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‘Laws alone can’t protect children’s rights’

At a webinar hosted by Apeejay Stya University, Dr. H.S. Chandalia, professor, writer and columnist, called for socio-economic empowerment to fight child labour and exploitation

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India has one of the largest proportions of population in the younger age groups in the world. According to the 2011 census, around 41 per cent of India’s population is below the age of 20 years.

Hence, it’s imperative to ensure a better world for our children. But, how? To seek an answer to this question, School of Education, NSS (National Service Scheme) and Rotaract Club of Apeejay Stya University, organised a webinar on ‘Missing Childhood: Implications For Teaching & Development Community’.  Chief Guest, Dr. H.S. Chandalia, professor, writer, columnist, an activist and Vice President, RASE Udaipur, said laws alone can’t safeguard child rights. “The UN has declared 2021 as the International Year for the Elimination of Child Labour, but around 160 million children are still in child labour. Talking about India, despite numerous laws and plethora of organisations working on children’s rights there are around 12.9 million children engaged in labour. The reason is income inequality. India’s richest 1% corner 73% of wealth generation. A report also said that 75 per cent of rural India survives on Rs 33 per day. Such inequalities also adversely affect the lives of children.”

Dr. H.S. Chandalia & Ashutosh Nema

‘Childhood adultification must end’

Dr. Chandalia shed light on Childhood adultification which occurs when young people engage in behaviours understood as adult-like such as taking on caregiving or provider roles in the family. He said increasing poor families’ incomes is the most efficient way to reduce a child’s exposure to poverty. “Children are losing their childhood. Some 70 per cent of child labour worldwide is found in agriculture, with many children engaged in forced and hazardous activities. The average growth of agriculture in India for the last seven years’ is less than 2 per cent.”

He also lamented that in India, most large employers blatantly ignore the legal requirement to provide creches, meant to boost women’s participation in the workforce and provide support to young children. According to the Maternity Benefit Amendment Act, 2017, it’s mandatory for every organisation with 50 or more employees to have a crèche. He also said that due to increasing workload, young professionals nowadays are giving up on marriage and working parents are spending less time with their children. “The government has to come up with employee-friendly policies and implement them fairly. These are important for our children.”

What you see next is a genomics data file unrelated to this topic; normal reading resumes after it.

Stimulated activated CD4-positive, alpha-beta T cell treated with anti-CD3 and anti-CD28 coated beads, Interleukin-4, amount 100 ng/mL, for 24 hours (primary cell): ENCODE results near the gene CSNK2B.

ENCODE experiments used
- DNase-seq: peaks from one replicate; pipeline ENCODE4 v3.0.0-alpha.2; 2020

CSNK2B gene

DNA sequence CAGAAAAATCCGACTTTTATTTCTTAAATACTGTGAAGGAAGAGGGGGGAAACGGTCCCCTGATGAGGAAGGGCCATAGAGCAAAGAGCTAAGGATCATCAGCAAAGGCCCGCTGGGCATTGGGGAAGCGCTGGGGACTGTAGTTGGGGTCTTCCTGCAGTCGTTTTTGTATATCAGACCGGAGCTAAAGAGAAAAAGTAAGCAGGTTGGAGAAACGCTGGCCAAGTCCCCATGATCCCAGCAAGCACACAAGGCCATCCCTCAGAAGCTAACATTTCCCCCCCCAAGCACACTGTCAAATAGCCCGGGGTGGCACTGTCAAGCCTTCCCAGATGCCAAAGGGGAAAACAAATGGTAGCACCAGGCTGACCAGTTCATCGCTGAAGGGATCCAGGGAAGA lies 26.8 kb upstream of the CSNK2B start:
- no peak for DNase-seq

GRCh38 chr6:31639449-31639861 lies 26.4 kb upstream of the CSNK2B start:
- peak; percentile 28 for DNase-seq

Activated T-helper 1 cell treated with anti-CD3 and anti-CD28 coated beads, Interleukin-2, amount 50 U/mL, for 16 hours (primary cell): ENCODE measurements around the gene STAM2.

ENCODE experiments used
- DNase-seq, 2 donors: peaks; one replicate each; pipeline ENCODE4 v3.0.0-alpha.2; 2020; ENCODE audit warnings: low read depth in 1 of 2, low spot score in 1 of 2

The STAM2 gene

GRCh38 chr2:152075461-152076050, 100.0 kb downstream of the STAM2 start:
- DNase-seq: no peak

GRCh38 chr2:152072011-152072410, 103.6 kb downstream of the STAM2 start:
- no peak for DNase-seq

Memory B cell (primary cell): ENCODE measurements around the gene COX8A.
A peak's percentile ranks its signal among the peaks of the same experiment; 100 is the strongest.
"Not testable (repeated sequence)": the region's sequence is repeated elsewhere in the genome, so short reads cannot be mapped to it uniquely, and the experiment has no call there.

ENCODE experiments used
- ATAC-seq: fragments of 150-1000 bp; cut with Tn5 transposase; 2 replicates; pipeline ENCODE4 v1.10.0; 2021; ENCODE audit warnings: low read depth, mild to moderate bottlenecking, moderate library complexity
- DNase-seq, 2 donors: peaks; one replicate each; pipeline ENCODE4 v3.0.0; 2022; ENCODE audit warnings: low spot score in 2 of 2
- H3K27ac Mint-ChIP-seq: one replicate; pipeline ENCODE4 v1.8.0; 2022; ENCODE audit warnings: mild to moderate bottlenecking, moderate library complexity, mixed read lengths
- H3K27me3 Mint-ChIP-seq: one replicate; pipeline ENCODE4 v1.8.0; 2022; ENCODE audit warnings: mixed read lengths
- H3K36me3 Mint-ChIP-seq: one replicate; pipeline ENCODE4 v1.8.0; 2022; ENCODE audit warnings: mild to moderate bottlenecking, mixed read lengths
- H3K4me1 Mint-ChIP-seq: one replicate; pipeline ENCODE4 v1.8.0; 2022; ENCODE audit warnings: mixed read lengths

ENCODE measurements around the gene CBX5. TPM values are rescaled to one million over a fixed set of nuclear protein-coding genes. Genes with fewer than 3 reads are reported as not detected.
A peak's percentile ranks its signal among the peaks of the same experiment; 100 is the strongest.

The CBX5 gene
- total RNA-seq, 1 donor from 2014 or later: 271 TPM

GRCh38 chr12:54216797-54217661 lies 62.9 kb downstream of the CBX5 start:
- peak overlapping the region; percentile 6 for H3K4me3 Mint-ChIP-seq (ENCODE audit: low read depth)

According to Dr. Chandalia, children should be given full freedom to express their creativity. “Children are naturally creative. It is our job to give them the freedom, materials and let their creativity blossom to its full potential. For example, don’t stop your child from scribbling on walls. Give them a designated space to let their creativity flow. Being mischievous is an important part of childhood.”

Dr. Chandalia also said online learning is disadvantageous to poor students, especially young ones. About 56% of children have no access to a smartphone, let alone an active internet connection.

‘Tap India’s demographic dividend’

Meanwhile, guest of honour at the webinar, Ashutosh Nema, a master trainer, child rights activist and a member of Kailash Satyarthi Children’s Foundation said that India must make the most of its demographic dividend to become a superpower. “India has a lot of potential, but if the government and teachers don’t tap this potential then this demographic dividend can turn into a demographic disaster.” 

He talked about the four main pillars of Child rights- the right to survival, the right to protection, the right to development and the right to participation. These rights are based on the non-discrimination principle and all actions must be in line with the best interest of children.

Dheeraj Sharma is Asst. Editor (Newsroom). He covers events, webinars, conducts interviews and brings you exciting news snippets. He has over 10 years' of experience in prominent media organizations. He takes pleasure in the small things in life and believes a healthy work-life balance is key to happiness. You can reach him at dhe[email protected]

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